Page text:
The CPP was energized by activists from the FQS on a nationwide scale. They did revolutionary mass work among the workers, peasants, indigenous people, youth, women, professionals and other people in order to wage all forms of struggle, especially people’s war, against the fascist puppet regime.
Despite the grave risks of capture, torture, prolonged detention or death, the veterans of the FQS contributed greatly to the development of the armed revolutionary movement and the building of underground and aboveground organizations and networks for people’s resistance.
The aggravation of the chronic crisis of the ruling system by the Marcos regime and the rise of the armed revolutionary movement ultimately persuaded US imperialism to consider the regime as more of a liability than an asset and thus started to junk him from the time that Marcos made the mistake of having Benigno S, Aquino assassinated on August 21, 1983 and unwittingly igniting the gigantic mass protest actions from 1983 to his downfall on February 25, 1986.
The activists generated by the FQS of 1970 were in the forefront of the mass protest actions from 1983 onwards, which ranged in size from 50,000 to several hundreds of thousands. They constantly waged all forms of struggle against the Marcos regime until 1986 when two to three million people rose up on Edsa and the contingent of more than one thousand people directly encircled the presidential palace and compelled the fascist dictator to give up power and flee in a US helicopter.
Continuing Relevance of FQS of 1970
Since the fall of the Marcos fascist dictatorship, many veterans of the FQS have continued to contribute to the Filipino people’s struggle for national and social liberation in various capacities in the legal democratic movement or in the field of revolutionary armed struggle.
In the course of this protracted struggle, FQS veterans have paid for their achievements in serving the people by working hard, going against tremendous odds and making sacrifices in terms of martyrdom and deprivations.
They are leaving to the current generation and succeeding generations a great legacy that must be cherished as a source of inspiration and as a lasting relevant guide to patriotic and revolutionary activism.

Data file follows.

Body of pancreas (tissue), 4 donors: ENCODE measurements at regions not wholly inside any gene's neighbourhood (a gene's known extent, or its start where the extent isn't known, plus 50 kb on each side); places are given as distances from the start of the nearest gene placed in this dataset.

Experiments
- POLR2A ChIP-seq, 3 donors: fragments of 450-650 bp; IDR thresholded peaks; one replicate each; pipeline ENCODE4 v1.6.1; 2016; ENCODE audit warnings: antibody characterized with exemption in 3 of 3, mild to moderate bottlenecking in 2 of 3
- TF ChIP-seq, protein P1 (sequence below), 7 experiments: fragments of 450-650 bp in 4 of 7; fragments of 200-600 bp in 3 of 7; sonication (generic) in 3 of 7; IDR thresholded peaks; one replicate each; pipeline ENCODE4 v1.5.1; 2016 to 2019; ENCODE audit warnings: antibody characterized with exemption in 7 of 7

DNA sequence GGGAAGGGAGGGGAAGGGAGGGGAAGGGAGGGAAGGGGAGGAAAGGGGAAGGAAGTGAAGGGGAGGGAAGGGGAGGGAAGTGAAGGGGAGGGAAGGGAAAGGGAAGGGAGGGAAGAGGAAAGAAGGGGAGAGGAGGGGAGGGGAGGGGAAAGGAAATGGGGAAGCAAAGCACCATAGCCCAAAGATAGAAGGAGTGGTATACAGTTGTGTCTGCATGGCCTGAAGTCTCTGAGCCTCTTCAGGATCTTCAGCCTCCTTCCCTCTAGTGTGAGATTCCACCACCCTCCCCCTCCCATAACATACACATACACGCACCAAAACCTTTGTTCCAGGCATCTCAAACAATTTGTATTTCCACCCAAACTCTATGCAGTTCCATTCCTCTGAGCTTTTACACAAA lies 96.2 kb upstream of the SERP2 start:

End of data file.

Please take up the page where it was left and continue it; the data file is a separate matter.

To this day, the FQS of 1970 remains relevant to the continuing struggle for full national independence, democracy, social justice and all-round development against the persistent semicolonial and semifeudal conditions.
The FQS of 1970 is a fountain of knowledge and collective experience about the socio-economic and political conditions of Philippine society, the general line of people’s democratic revolution, the strategy and tactics of the revolutionary struggle and the mass line and slogans that can arouse, organize and mobilize the people.
We can learn from the FQS of 1970 how to prepare for gigantic mass protests, how to use indoor and outdoor rallies on campuses and communities, how to do propaganda and agitation, how to make artistic works to serve the mass actions and how to assemble at different points in a city and then march to the converging point.
It is our noble and urgent task to celebrate the First Quarter Storm of 1970 and to honor and emulate those who participated in this revolutionary storm by carrying out mobilizations, forums and other gatherings.
Today the best way to fulfill our task is to call on the broad masses of the people to rise up against the tyrannical, treasonous, murderous, corrupt and mendacious Duterte regime and realize the intensification of mass protests and other forms of struggle in order to hasten the end of this malignant regime.
We are confronted today by a regime which idolizes Marcos and which is quite similar to the Marcos fascist regime in being a puppet of US imperialism and chief representative of the local exploiting classes. It would be a sterile way of celebrating the FQS of 1970 if we do not pay attention to the need for mass protests against the Duterte regime.
It should be easier now to carry out mass mobilization against the regime because the legal democratic forces are now far stronger than they were in 1970 and have become far more experienced in waging mass struggles.
The chronic crisis of the ruling system has been aggravated by extreme oppression and exploitation under the combined policies of neoliberalism and fascism. These conditions are exceedingly favorable for strengthening and advancing the national democratic movement through mass struggles.
In view of the gross crimes of the Duterte regime against the people, it is necessary and possible to realize a broad united front to arouse, organize and mobilize the people in their millions against the common enemy.
Rely mainly on the basic forces of workers and peasants, win over the middle forces of the urban petty bourgeoisie and the middle bourgeoisie and take advantage of the splits among the reactionaries in order to isolate and destroy the power of the enemy regime.
It is high time for the Filipino youth and people to rise up against a terrorist and plundering regime that has terminated the GRP-NDFP peace negotiations in order to wage all-out war against the broad masses of the people and their revolutionary forces as well as thelegal democratic forces.
It slanders the people’s democratic revolution as terrorism, labels activists as communist terrorists, extends the murderous methods of Oplan Tokhang to the brutal suppression of political opponents and critics and uses the slogan of anti-communism in order to militarize and make fascist the entire reactionary government and society.
Without a strong mass protest movement, the Duterte regime will continue to carry out its scheme of imposing fascist dictatorship on the people through charter change. In fact, the regime has continued to impose a state of national emergency on the people since September 4, 2016.